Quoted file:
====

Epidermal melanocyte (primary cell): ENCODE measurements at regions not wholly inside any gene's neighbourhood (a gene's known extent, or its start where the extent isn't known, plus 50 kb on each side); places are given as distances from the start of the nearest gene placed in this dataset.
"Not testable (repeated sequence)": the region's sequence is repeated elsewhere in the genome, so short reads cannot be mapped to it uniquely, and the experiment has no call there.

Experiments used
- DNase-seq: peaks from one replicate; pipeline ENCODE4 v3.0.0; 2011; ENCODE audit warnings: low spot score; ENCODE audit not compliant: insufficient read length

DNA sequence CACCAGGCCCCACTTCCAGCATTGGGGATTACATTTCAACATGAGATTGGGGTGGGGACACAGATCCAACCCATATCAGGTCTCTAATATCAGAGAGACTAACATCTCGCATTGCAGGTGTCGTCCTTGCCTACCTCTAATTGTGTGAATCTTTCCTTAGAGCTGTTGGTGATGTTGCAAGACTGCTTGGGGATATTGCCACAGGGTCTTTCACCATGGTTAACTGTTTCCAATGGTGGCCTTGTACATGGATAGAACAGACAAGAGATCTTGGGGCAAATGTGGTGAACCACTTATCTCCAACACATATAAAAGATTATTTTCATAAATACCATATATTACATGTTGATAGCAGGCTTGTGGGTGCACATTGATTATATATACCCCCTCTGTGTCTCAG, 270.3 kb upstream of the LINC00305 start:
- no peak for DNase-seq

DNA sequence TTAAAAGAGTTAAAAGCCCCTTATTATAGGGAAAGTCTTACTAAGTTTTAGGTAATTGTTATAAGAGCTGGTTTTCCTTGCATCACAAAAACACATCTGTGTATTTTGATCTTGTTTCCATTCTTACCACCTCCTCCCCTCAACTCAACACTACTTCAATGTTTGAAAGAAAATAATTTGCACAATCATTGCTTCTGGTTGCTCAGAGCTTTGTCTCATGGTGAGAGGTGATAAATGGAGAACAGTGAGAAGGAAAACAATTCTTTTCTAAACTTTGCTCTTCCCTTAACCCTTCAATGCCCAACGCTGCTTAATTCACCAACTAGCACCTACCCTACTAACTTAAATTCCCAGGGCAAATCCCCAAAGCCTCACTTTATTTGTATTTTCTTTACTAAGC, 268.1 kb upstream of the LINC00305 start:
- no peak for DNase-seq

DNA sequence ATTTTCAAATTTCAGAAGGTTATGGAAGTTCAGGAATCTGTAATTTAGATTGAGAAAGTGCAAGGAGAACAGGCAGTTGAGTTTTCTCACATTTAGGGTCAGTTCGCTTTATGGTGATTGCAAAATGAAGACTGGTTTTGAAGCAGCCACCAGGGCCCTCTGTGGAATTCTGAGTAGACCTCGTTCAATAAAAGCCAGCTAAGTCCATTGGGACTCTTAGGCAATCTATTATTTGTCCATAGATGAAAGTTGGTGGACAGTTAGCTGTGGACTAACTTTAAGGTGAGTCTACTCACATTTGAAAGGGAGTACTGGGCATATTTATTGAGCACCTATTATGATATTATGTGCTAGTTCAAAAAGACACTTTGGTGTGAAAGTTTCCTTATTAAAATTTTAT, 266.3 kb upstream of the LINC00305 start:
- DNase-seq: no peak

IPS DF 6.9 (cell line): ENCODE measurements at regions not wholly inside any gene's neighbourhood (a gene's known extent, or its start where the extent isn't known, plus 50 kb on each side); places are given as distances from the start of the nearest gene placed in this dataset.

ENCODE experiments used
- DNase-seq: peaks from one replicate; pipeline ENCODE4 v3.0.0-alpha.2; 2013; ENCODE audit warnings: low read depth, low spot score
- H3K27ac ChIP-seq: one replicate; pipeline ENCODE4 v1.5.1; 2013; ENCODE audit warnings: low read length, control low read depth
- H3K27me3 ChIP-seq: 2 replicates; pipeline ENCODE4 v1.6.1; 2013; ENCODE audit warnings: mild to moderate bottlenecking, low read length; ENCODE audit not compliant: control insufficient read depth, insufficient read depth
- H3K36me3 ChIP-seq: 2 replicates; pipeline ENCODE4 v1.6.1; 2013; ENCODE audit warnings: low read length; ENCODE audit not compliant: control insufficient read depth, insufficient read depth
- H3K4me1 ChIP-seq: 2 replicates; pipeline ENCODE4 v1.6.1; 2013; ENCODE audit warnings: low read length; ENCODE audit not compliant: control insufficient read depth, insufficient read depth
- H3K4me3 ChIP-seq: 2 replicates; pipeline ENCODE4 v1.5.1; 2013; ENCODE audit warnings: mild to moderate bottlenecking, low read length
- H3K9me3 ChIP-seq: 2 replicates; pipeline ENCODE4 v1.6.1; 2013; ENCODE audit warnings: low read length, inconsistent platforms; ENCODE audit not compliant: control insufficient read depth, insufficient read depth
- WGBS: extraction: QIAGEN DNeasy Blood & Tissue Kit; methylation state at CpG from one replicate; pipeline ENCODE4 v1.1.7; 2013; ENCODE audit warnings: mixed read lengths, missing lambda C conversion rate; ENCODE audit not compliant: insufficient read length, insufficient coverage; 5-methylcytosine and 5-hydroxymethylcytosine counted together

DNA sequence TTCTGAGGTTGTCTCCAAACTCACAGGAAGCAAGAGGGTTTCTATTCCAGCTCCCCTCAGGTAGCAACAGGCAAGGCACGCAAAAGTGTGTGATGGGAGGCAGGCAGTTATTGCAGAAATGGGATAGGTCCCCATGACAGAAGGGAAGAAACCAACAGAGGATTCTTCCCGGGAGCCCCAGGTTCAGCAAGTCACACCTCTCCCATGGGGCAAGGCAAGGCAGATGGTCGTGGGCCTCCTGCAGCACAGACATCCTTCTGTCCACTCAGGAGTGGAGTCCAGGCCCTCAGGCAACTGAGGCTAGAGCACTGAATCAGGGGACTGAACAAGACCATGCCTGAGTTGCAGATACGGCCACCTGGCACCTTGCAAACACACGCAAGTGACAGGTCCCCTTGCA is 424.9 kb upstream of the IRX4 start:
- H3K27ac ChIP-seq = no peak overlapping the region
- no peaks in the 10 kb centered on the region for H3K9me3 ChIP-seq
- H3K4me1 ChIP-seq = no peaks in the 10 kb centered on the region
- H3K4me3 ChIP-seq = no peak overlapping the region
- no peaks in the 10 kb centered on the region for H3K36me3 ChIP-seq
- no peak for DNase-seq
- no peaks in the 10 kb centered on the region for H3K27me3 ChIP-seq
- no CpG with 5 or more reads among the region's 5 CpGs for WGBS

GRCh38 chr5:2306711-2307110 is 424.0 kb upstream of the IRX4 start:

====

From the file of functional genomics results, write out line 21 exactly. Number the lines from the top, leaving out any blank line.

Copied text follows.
DNA sequence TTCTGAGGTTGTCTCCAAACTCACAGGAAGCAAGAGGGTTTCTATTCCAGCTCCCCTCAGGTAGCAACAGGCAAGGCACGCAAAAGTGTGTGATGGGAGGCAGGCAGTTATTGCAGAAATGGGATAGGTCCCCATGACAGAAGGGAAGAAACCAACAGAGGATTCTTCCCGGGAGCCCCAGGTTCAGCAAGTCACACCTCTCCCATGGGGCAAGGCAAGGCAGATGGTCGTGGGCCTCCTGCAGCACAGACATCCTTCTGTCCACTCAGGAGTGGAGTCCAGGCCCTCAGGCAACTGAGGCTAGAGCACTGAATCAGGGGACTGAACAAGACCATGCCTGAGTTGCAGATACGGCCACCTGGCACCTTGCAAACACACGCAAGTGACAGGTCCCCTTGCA is 424.9 kb upstream of the IRX4 start: